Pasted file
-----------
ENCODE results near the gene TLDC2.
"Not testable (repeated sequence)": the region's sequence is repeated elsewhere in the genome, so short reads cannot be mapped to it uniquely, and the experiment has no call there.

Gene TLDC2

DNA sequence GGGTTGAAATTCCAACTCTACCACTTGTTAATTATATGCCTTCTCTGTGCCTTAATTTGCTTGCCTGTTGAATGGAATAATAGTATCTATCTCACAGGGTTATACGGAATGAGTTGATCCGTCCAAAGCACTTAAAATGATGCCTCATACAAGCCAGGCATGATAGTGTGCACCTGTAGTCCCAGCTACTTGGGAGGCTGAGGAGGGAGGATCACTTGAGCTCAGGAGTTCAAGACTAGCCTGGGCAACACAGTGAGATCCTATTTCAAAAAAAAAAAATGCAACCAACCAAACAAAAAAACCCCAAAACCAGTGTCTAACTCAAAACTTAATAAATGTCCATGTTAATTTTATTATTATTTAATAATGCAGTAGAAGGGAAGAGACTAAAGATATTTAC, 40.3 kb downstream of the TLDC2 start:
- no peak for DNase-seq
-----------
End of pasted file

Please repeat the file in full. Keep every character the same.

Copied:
ENCODE results near the gene TLDC2.
"Not testable (repeated sequence)": the region's sequence is repeated elsewhere in the genome, so short reads cannot be mapped to it uniquely, and the experiment has no call there.

Gene TLDC2

DNA sequence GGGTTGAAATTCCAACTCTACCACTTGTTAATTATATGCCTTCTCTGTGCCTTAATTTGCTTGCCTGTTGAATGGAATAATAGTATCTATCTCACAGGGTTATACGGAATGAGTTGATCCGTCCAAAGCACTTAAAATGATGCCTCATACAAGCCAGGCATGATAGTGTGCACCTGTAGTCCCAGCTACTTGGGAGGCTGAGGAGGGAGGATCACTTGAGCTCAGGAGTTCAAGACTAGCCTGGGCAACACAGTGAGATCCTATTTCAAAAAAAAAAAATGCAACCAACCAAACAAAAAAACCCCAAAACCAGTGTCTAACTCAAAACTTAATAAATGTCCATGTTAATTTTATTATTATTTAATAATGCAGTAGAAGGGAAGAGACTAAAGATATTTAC, 40.3 kb downstream of the TLDC2 start:
- no peak for DNase-seq